It’s also not uncommon for businesses to have a follow-on round of angel investment. This is increasingly seen by angel investors as a prudent way to grow a company and control risk capital based on certain milestones being met. Angel investors often like to see entrepreneurs “bootstrapping” their business and many hold the view that too much cash too soon in a business can lead to an entrepreneur to make bad purchase decisions.
On the other hand, as an entrepreneur, this could also be a smart way for you to preserve equity. For example, instead of giving away 20% equity for $1 million in a single angel investment round, an entrepreneur could decide to issue 10% stock for $500,000 now, and then raise another $500,000 in a second angel round, but this time giving only 5% equity away. Why the 5% equity saving? Because you’ve been able to scale and validate the business with less funds, thereby reducing the relative investment risk, and increasing the value of the company (Note: We’ve simplified this example. Founders and investors should carefully evaluate decisions regarding company valuation and issue of shares.)
Today, technology has made it easy for many people to start a business, which has made the competition for startup capital high compared to a few years ago. Most angel investors would expect to see some evidence of proof such as product/market fit. If you’re an entrepreneur and haven’t yet demonstrated evidence of customer validation, and you’re still trying to prove the product or service, then your best route is “seed funding” via friends and family. Of course, there is some overlap, and you might still be lucky enough to find an angel investor to provide seed funding on the back of an idea, but be prepared to give away a higher amount of equity.
Who is a venture capitalist?
Unlike a business angel, which is typically an individual investing their own wealth in a business, a venture capitalist is an institution that has pooled a “fund” for the purpose of investing in businesses with strong growth potential. That fund can be invested in a particular sector, a particular geographic region, or at a particular stage of business growth. Similar to angel investing, the venture capitalist takes an equity stake in the business in return for capital flowing into the business.
The other key difference is that venture capital firms often invest in a business at a later stage of growth once the initial business concept has been proven and there is enough evidence of market traction.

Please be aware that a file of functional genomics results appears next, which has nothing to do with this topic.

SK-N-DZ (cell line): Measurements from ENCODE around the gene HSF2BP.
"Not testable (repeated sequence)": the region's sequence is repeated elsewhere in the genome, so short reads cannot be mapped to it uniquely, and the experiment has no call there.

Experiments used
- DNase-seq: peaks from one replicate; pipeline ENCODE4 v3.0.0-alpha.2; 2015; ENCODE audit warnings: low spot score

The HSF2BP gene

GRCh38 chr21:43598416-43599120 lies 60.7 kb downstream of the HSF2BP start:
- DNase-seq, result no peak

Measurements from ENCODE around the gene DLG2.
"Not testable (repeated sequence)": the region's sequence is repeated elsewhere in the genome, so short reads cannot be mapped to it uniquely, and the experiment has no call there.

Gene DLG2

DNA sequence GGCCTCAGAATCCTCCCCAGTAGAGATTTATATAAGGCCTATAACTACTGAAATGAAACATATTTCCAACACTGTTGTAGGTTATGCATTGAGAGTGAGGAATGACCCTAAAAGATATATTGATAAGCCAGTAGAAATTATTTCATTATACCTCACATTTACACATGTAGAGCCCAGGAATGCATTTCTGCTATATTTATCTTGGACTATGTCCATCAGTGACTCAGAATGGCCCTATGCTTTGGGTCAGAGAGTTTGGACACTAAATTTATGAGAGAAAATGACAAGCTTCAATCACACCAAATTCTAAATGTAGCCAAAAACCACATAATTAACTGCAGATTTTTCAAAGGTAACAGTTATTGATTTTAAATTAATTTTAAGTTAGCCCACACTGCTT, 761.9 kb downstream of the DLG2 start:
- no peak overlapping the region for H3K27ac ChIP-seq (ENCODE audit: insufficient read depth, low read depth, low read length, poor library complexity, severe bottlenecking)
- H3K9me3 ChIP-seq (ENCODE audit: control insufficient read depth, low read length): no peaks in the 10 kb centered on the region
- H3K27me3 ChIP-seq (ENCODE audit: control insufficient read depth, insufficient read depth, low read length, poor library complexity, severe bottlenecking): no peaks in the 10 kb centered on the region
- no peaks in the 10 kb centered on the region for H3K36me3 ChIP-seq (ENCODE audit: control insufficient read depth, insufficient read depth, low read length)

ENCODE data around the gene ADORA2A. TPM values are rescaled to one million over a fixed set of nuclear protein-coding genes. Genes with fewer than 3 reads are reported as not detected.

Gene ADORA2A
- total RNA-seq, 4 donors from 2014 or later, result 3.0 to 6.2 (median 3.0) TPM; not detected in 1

One other important thing to note about VCs is the frequent reference to “Series A, B, and C”, which refers to the growth stage of the business seeking venture capital investment. In the past, a company would seek “Series A” venture capital investment to obtain“product/market fit.” However, with the increasing number of startups seeking investment, the venture capital industry has raised the bar even higher and the general trend needle is now pointing towards companies who have already achieved product/market fit and are now looking to scale. That said, the Series A rounds tend to be larger. Series B and C rounds tend to be for much greater “deal” sizes, where the company is now in rapid expansions stage and is most likely eyeing international markets.
Differences between angel investors and venture capitalists
As we’ve seen, business angels and VCs are both investors, but differ in their approach to investing. We'll be looking at some of their differences below.
1. Angel investors typically invest their personal funds and sometimes participate in the running of the business. On the other hand, venture capitalists are investing institutional funds.
2. Angel investors have smaller investment funds relative to venture capitalists, averaging anywhere between $10,000 to several hundred thousand dollars as part of a syndicate. On the other hand, the average venture capital investment can range from $1m in a Series A round to several hundred million dollars at the Series C stage.
3. Typically, angels invest in the early stages of a business and nurture/challenge/mentor the founder and team to find product-market fit. VCs for the most part avoid such early-stage risks and only provide the necessary growth and expansion capital for highly innovative, high-growth potential businesses with huge ability to scale globally. They look for companies with star teams and an advantage in a market big enough for exponential growth. One exception to this is the increasing role of startup accelerators, where VCs take an active role in promising young startups led by visionary founders and then “accelerate” their growth by lending their experience, expertise, and networks to the point at which they are venture-capital ready (be aware though that not all startup accelerators are run by venture capital firms).
4. Angels may decide to invest in a business based on a looser set of criteria, and the investment decision process may be much shorter. In comparison, VC funds generally have very narrow investment criteria and it may take some time before deciding whether or not to issue a term sheet.
5. Angels often don’t have the power to oust the founder. VCs do.
It’s a harsh reality that sometimes things don’t according to plan, and when that happens, investors need to do all they can to protect their money - even if it means replacing the founder. Although many angels may hold sizable stakes in a business, angel investors generally don’t have enough power to remove the founder. However, if you’re an entrepreneur seeking venture capital funding, you can rest assured that by this stage, you’ve probably lost your controlling stake in the business - which means that if the company doesn’t perform as well as you said it would in your business plan - well, anything can happen.